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09/28/2007

Concerned Women For De-Rationalizing America

by Jeremy Hooper

In a press release wherein they decry the Senate for advancing hate crimes legislation as part of the Department of Defense Authorization bill, the reliably unprincipled folks at the Concerned Women For America make the following comments:

"Senators humiliate our brave men and women in uniform by alleging that America's military is a haven for bigots committing 'hate crimes.' The Defense Authorization bill has been twisted to shamelessly smear our military. Alleged crimes by military members are already prosecuted, so the point of an amendment accusing military members of committing 'hate crimes' is to create the perception that America's military is rife with violent bigots," stated Wendy Wright, President of Concerned Women for America (CWA).

"It's extremely telling that Sens. Kennedy and Smith had to go back to 1992 to find an example to exploit (the already-prosecuted case of Navy seaman Allan Schindler) to claim that a federal law must be passed to address rampant bigotry in the military," said Shari Rendall, Director of Legislation and Public Policy for CWA.

"Senators Kennedy and Smith are shamelessly impugning the character of our brave soldiers in an effort to push their agenda, forcing President Bush to veto legislation that is crucial to America's national security," said Rendall.

Sen. Gordon Smith stated on the Senate floor, "As I have said in the past, the military is not immune to the scourge of hate crimes in our country. In 1992, Navy seaman Allen Schindler was brutally murdered by his shipmate Terry Helvey in Okinawa, Japan." Senator Smith failed to mention that Helvey was convicted and is serving a life sentence.

Sen. Edward Kennedy also mentioned a case in which the accused are being prosecuted and held to account, yet claimed that, "We cannot let another day, really hours, go by without this legislation."

But here's the thing: Smith DIDN'T, in fact, have "to go back to 1992 to find an example to exploit." Perhaps if the Concerned Women For America did not thrive on simplistic presentations, they might have read some of the 2232 other words that Republican Sen. Gordon Smith spoke on 9/26. And they have seen that immediately following the Allen Schindler section that they quoted above, Smith mentioned another prominent military incident from 1999:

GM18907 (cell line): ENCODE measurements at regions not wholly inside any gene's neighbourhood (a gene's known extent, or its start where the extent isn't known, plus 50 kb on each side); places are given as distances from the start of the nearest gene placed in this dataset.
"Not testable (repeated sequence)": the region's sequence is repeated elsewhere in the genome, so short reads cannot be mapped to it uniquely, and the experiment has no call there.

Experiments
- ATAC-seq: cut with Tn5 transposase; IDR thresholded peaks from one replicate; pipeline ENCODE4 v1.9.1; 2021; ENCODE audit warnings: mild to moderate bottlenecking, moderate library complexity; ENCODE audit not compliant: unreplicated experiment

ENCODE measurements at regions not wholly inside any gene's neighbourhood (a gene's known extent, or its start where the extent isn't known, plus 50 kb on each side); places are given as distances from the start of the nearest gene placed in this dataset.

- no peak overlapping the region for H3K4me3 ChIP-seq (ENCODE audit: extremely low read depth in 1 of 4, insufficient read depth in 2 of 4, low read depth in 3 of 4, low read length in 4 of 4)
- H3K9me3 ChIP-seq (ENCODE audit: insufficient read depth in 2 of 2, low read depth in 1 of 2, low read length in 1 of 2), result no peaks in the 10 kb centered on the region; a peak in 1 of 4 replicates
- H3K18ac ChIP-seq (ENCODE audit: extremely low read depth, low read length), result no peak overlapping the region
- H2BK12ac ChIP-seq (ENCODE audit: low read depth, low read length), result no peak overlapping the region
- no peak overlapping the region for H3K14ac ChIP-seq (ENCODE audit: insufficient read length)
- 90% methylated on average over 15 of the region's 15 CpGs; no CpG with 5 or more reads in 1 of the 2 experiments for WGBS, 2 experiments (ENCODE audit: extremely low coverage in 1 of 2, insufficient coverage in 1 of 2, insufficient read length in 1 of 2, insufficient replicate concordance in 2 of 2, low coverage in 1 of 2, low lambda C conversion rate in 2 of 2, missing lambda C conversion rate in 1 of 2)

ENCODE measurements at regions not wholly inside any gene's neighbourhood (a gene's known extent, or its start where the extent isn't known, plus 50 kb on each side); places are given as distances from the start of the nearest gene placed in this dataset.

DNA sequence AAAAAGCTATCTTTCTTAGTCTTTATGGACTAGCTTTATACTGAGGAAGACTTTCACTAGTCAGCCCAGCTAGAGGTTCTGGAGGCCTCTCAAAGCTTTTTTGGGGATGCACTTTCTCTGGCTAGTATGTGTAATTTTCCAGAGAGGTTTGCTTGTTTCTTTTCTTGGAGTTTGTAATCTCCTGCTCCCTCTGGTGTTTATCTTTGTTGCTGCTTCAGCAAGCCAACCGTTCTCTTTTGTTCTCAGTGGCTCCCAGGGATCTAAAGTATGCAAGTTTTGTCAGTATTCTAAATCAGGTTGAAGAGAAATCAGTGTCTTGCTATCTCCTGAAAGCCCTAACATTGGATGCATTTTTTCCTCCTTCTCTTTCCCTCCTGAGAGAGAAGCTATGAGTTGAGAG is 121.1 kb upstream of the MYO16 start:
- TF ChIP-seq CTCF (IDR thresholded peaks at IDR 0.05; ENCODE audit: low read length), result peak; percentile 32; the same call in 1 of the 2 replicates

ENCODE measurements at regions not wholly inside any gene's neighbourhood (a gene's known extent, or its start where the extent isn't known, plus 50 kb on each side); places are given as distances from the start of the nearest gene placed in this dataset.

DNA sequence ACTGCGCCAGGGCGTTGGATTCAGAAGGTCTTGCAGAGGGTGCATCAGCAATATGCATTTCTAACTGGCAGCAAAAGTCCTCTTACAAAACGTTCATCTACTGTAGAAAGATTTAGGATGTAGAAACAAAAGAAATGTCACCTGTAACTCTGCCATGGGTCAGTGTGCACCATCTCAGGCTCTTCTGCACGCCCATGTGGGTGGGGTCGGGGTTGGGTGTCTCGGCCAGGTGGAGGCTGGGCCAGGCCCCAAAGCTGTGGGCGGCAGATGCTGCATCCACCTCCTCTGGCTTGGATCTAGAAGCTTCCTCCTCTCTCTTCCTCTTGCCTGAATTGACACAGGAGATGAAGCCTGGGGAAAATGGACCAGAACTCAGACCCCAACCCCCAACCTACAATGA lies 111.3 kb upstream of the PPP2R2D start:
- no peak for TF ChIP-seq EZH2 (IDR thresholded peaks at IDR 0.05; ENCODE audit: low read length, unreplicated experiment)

One may ask why Senator Kennedy and I have offered this legislation again on the Defense authorization bill. As I have said in the past, the military is not immune to the scourge of hate crimes in our country. In 1992, Navy seaman Allen Schindler was brutally murdered by his shipmate Terry Helvey in Okinawa, Japan.

Schindler was beaten and stomped to death simply because he was gay. His attack was so vicious that almost every organ in his body was destroyed. His own mother could not have identified him but for the remains of a tattoo on his arm.

In another tragic case, PFC Barry Winchell was beaten by another army private with a baseball bat. He was beaten with such force and his injuries were so severe that he died shortly thereafter. He was only 21, the same age as Matthew Shepard.

Not to mention, it really doesn't matter WHEN such incidents happened. The fact that they happened AT ALL makes them appropriate for discussion!! Discussing them does not mean you are discrediting the soldiers, but rather it means you care enough about soldier welfare to make sure nothing like this ever happens again!

Our opposition's juvenile outlooks on things like this are extremely dangerous to debate. They act as if preachers, presidents, U.S. soldiers, and various other figures are wholly incapable of wrongdoing, and accuse those who suggest otherwise of a form of blasphemy. A Senator accurately suggests that "the military is not immune to the scourge of hate crimes" -- these kids turn that into "Senators humiliate our brave men and women in uniform by alleging that America's military is a haven for bigots committing 'hate crimes.'" One acknowledges that violent acts have happened in the past -- CWA says the lawmakers are trying "to create the perception that America's military is rife with violent bigots ." In making these facile assertions, THEY are the ones who are truly exploiting the nature of the U.S. army, as they are taking the concept that our soldiers should be honored and respected (which they should) and bastardizing it to make it seem as if the armed forces are above reproach in every way. No one group is deserving of such a sweeping pass!